'Riff-raff' path row goes to court

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The Independent Online
THE RAMBLERS' Association got the go-ahead yesterday to prosecute a multi-millionaire landowner for blocking what it says is a public footpath.

Its legal advisers recommended action against Nicholas Van Hoogstraten, who has built a barn and barriers to prevent access to the path, on his land in East Sussex. Mr Van Hoogstraten has pledged not to give in to the "disgusting" ramblers. The blocked footpath runs for half a mile through his High Cross estate in the heart of Sussex downland near Uckfield where he is building a vast mausoleum for his remains and a gallery for his art collection. The buildings form part of Hamilton Place, said to be the most expensive private home built in Britain this century.

Ramblers said Mr Van Hoogstraten had erected a barrier with a sign warning: "Private Property - Keep Out". Old refrigeration units now block their path. The association also claims East Sussex County Council, responsible for keeping highways and footpaths open, has been dragging its heels on the issue. The council agrees it is a public footpath, but says budget constraints prevented it from taking action.

A Ramblers' Association spokesman said: "We have decided to take this course on behalf of the public who expect to be able to use public rights of way, without fear of being abused, threatened or hindered by a selfish and arrogant bully like Mr Van Hoogstraten.

"There are many mean-spirited landowners like Mr Van Hoogstraten who illegally block footpaths. So we feel it's vital that we take a stand on this.

"Almost a quarter of Britain's priceless network of rights of way is blocked or impassable. This is largely because local authorities are reluctant to take law-breaking landowners to task. This situation must not be allowed to continue otherwise more and more landowners, like Mr Van Hoogstraten, will think they are above the law."

Mr Van Hoogstraten, 53, who also has homes in Cannes, Monte Carlo, Maryland and Florida, yesterday suggested armed security guards might be posted at his estate, though it was not clear whether he was suggesting that he or the Ramblers' Association would have to do that. He said on the BBC Radio 4 Today programme: "It is not a public footpath. It never has been. Nobody has ever given me any legal evidence that it was a public footpath."

The path was closed long ago, he said. "This issue was dead 12 to 15 years ago. It has been brought up for political reasons because of other government nonsense about a right to roam."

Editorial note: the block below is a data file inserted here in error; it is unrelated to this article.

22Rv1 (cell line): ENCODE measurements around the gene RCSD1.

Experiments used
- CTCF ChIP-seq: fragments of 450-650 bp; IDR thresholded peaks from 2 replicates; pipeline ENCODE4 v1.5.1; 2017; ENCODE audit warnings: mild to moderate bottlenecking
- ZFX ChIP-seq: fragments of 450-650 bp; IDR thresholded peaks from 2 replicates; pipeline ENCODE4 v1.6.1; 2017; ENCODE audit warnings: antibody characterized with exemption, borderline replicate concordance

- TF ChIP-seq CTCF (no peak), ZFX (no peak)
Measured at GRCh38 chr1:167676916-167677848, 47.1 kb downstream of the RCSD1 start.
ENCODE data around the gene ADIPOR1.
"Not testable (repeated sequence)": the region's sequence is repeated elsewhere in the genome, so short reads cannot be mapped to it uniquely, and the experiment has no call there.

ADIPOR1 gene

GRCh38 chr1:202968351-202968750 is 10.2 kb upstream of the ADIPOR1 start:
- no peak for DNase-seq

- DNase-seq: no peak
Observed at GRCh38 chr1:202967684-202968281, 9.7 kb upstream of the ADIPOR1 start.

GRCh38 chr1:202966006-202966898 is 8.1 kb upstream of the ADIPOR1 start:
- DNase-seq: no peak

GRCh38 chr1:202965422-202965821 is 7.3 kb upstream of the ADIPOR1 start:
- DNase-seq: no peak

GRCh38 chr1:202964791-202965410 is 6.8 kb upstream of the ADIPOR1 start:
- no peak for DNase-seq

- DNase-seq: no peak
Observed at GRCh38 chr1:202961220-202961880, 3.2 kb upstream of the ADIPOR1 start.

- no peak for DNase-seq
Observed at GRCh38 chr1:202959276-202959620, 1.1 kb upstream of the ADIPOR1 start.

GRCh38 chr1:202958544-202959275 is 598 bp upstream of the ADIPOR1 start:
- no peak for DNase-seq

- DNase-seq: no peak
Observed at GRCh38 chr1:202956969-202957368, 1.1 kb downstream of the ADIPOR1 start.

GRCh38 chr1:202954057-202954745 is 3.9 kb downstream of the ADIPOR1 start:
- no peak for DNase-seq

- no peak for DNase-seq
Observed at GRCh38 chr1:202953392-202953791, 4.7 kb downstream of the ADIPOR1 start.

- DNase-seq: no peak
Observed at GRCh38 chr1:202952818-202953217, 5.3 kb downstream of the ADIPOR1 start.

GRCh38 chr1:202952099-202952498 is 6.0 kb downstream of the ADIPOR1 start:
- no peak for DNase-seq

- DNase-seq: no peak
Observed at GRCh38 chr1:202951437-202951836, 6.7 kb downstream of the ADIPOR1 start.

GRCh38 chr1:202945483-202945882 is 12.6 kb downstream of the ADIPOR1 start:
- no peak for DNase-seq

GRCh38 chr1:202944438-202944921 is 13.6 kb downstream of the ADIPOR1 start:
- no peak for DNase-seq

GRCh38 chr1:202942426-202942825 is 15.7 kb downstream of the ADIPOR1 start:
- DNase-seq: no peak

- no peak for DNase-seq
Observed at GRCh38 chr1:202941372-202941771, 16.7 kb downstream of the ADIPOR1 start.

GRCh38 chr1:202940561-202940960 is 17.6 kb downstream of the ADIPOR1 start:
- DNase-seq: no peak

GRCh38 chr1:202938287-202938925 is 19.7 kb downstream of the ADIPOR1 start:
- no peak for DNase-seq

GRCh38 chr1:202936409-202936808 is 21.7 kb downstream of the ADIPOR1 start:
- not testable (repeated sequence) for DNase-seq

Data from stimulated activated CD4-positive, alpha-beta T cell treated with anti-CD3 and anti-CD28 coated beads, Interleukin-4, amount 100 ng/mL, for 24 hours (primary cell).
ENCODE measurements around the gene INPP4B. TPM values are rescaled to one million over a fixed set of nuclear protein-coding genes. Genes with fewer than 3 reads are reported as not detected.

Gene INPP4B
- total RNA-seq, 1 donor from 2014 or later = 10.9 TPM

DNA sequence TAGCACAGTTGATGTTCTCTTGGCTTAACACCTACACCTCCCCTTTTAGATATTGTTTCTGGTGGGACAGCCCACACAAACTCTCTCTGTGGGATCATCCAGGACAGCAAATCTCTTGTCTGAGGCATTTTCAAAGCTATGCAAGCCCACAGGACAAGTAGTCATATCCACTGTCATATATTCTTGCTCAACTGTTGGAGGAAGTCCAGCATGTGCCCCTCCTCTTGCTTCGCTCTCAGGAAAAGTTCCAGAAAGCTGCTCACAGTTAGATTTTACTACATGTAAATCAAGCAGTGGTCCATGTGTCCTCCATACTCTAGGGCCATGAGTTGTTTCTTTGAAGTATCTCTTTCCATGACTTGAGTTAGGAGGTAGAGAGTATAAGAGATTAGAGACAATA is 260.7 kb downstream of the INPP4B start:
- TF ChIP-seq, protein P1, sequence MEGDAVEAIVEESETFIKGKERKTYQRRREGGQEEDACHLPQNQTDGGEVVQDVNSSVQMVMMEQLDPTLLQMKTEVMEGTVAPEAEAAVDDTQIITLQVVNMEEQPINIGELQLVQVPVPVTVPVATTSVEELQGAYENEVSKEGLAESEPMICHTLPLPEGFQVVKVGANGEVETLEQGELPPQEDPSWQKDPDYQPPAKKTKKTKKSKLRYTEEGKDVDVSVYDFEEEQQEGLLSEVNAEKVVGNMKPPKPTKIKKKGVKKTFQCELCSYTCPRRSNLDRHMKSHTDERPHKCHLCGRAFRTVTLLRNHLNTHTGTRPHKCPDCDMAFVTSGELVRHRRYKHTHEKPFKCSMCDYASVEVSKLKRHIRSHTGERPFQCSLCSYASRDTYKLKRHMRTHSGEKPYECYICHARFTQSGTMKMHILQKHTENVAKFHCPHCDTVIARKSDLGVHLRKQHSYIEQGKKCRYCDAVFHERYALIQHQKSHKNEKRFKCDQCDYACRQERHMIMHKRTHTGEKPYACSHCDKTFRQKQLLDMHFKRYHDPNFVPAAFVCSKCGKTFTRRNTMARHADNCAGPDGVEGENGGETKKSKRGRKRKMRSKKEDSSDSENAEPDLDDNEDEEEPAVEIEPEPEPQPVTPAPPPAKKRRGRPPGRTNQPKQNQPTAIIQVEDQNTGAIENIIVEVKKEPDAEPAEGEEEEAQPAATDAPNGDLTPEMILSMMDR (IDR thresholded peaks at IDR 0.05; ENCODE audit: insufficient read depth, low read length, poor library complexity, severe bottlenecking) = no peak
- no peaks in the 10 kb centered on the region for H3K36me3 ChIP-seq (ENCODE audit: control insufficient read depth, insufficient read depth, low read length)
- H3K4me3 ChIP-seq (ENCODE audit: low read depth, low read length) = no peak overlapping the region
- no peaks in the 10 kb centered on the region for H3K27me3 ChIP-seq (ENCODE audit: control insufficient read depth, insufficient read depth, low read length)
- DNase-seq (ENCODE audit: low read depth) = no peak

He said the route was shown as a "path unmarked" on various maps, which was different from being a public footpath.

"I'm not having anybody on my land in any event. They will never get away with it. I have been picked on by these disgusting people who have nothing better to do. I know these types. They are people who don't have any stake in society. They're not walking in the countryside. They are hell-bent on trespassing on private property. I'm very happy for people to walk in the countryside. I'm not happy for people to be walking on other people's private land."

He denied dealing "viciously" with the walkers. But he said the Ramblers' Association "can waste their time because ultimately, what they will need to do is have some kind of armed security guards there 365 days a year".

He added: "I'm not threatening these people. It's just that there may be an occasional incident, somebody may get through as a trespasser without us knowing about it. But ultimately, this will never become a public footpath."

Mr Van Hoogstraten expects work at Hamilton Palace to take several years at a final cost of pounds 30m. It will include a mausoleum and 600ft gallery for his art collection, with one of the few Holbeins still in private hands, possibly two Turners, and an extensive collection of French antique furniture, with a pounds 1.5m cabinet.

The mausoleum, designed to last 5,000 years, resembles mortuary temples built by the pharaohs, with massive walls and foot-thick concrete floors. He has pledged to keep the public out even after his death when it is to be sealed forever.

He said: "There won't be any riff-raff coming in, standing on the Persian carpets. The only purpose in creating wealth like mine is to separate oneself from the riff-raff."

Mr Van Hoogstraten, the son of a shipping agent, sold a stamp collection as a teenager which gave him capital to start his property empire. He bought his first property in the Bahamas and the business mushroomed. He went on to buy property in the Notting Hill area of London and in Brighton and Hove in East Sussex and won a reputation as a ruthless landlord. He featured in a World In Action documentary describing tenant harassment.

By 22, Mr Van Hoogstraten was described as Britain's youngest millionaire, with 350 properties in Sussex alone. He is understood to own many properties in London. He has five children by three wives.

In the 1960s he was jailed for four years for aiding a hand-grenade attack on the home of a synagogue official in Brighton. The judge called him a "sort of self-imagined devil who thinks he is an emissary of Beelzebub".